In March 2017, unionized workers and other individual and institutional investors achieved a $165 million all-cash settlement in connection with losses from securities issued by NovaStar Mortgage Inc., a major subprime lender prior to the housing crisis, and several top Wall Street banks. If approved by the U.S. District Court in the Southern District of New York, the settlement will bring this nine-year class action lawsuit to a close.

In the years leading up to the financial crisis, NovaStar specialized in authorizing risky residential mortgage loans that banks underwrote and packaged into investment portfolios called mortgage-backed securities (MBS). The class action lawsuit settled today charged NovaStar, the Royal Bank of Scotland, Wells Fargo and Deutsche Bank with misleading investors into believing that the securities they bought were safer than they proved to be. The suit argued the company hid how it systematically disregarded its own underwriting guidelines to increase the number of mortgages it could originate and incentivized its employees to make noncompliant loans to extremely risky borrowers.

The New Jersey Carpenters Health Fund, the lead plaintiff in the case, and Iowa Public Employees’ Retirement System, a class representative, were among many worker pension funds that bought mortgage-backed securities from NovaStar in 2006. When these securities were downgraded to junk bond status, the Funds took a painful financial hit. Cohen Milstein represents the lead plaintiff in this litigation.  Please visit https://www.novastarmbssettlement.com/ for additional information on this settlement. 

Case Background

Cohen Milstein represents the Lead Plaintiff, New Jersey Carpenters Health Fund (“Carpenters”), in a securities class action lawsuit pending in the United States District Court for the Southern District of New York.  In addition to NovaStar Mortgage, Inc. (“NMI”), the Defendants named in the action are NMI’s wholly-owned subsidiary NovaStar Mortgage Funding Corporation (“NMFC”); certain officers and directors of NMFC (the “Individual Defendants”); the Underwriters of the securities, RBS Securities, Inc., f/k/a Greenwich Capital Markets, Inc. d/b/a RBS Greenwich Capital (“GCM”), Deutsche Bank Securities, Inc. (“DBS”) and Wells Fargo Advisors LLC f/k/a Wachovia Securities LLC (“Wachovia”) (the “Underwriter Defendants”); and the Nationally Recognized Statistical Ratings Organizations, which assigned credit ratings to the securities at issue, The Mc-Graw Hill Companies, Inc. (“S&P”) and Moody’s Investors Services, Inc. (“Moody’s”) (the “Rating Agency Defendants”).1  

Plaintiff brings this action pursuant to the Securities Act of 1933 (the “Securities Act”), 15 U.S.C. § 77a, et seq., on its own behalf and as a class action on behalf of all persons and entities (the “Class”) who purchased or otherwise acquired interests in various NovaStar Mortgage Funding Trusts (the “NovaStar Trusts” or “Issuing Trusts”), pursuant or traceable to a single Registration Statement and accompanying Prospectuses filed with the Securities and Exchange Commission (the “SEC”) by on June 16, 2006 (the “Registration Statement”).  Pursuant to the Registration Statement and the Prospectus Supplements incorporated therein (the “Offering Documents”), the Underwriter Defendants in conjunction with the Ratings Agency Defendants underwrote and sold to Lead Plaintiff and the Class $7.75 billion of Home Equity Loan Asset-Backed Certificates (the  “NovaStar Certificates”).  The NovaStar Certificates were issued in six (6) Offerings which took place between June 22, 2006 and May 25, 2007 (the “NovaStar Offerings).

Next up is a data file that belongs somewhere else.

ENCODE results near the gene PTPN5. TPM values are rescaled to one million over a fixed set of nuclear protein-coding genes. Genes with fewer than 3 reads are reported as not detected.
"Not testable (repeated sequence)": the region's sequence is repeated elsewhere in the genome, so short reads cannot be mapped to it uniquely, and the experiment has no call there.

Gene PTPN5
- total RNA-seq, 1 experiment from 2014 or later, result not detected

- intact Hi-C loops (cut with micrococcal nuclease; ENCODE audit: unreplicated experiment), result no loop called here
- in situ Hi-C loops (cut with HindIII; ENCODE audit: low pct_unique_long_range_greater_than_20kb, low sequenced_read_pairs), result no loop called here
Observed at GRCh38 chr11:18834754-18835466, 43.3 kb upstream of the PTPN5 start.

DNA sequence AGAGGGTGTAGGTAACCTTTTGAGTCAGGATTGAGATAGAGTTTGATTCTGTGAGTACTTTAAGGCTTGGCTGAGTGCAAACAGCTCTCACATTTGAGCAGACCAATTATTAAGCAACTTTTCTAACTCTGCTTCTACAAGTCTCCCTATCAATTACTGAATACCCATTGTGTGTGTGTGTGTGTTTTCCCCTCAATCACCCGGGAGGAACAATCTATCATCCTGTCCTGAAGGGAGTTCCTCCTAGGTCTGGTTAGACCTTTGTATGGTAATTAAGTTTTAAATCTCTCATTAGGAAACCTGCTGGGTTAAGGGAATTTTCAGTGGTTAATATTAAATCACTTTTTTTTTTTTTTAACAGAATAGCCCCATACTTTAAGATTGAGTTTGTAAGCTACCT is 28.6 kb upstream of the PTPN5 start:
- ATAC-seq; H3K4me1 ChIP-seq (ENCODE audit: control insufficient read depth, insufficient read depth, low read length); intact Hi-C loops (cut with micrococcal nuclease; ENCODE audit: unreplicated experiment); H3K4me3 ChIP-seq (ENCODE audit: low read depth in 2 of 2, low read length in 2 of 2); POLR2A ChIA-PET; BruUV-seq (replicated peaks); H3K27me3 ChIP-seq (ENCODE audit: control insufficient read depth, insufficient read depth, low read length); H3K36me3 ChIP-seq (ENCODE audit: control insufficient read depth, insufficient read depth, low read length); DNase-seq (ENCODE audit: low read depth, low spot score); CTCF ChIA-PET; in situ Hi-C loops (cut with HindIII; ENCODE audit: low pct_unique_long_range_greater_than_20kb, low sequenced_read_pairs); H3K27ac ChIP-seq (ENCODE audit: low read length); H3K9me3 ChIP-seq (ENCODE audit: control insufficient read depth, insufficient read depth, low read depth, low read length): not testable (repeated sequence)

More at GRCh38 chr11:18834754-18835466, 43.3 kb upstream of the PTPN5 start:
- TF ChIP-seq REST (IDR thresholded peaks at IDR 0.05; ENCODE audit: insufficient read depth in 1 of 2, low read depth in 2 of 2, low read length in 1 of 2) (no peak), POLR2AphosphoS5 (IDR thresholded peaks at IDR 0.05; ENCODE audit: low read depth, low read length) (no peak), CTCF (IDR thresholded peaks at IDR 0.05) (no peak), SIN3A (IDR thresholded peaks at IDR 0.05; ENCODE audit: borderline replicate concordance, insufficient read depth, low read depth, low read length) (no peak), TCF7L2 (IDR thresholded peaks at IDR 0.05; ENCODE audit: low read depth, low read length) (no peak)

The lawsuit alleges, inter alia, that Offering Documents contained material misstatements and omissions of material facts in violation of Sections 11 and 12 of the Securities Act, including the failure to disclose that: (i) the mortgage loan collateral underling the Certificates was not originated in accordance with the stated mortgage loan underwriting guidelines set forth in the Registration Statement and the Prospectus Supplements (ii) NMFC, the Underwriter Defendants and Ratings Agency Defendants failed to conduct adequate, and in some cases any, due diligence with respect to compliance with the stated mortgage loan underwriting guidelines; (iii) the stated credit enhancement did not support the investment grade ratings assigned to the Certificates in light of the true undisclosed and impaired quality of the mortgage collateral; (iv) there were material undisclosed conflicts of interest among the various Defendants, including the undisclosed “ratings shopping practices” Defendants engaged in; and (v) the amount of credit enhancement provided to the Certificates was inadequate to support the AAA and investment grade ratings because those amounts were determined primarily by the Ratings Agency Defendants’ models which had not been updated in a timely manner.  Soon after issuance of the Certificates, and as a result of massive increases in borrower delinquency, foreclosure, repossession and bankruptcy in the mortgage loans underlying the Certificates revealing the true defective nature of the collateral, the value of the Certificates collapsed.

On November 4, 2016, Judge Deborah Batts of the Federal District Court for the Southern District of New York  granted, in its entirety, Plaintiffs' motion for class certification. This means that the certified class encompasses investors who purchased on any of the  six Novastar mortgage backed securities offerings at issue in the case.  Fact discovery has been largely completed and the parties are preparing for extensive expert discovery. 

[1] NMI, NMFC, and the Rating Agency Defendants are no longer in the action.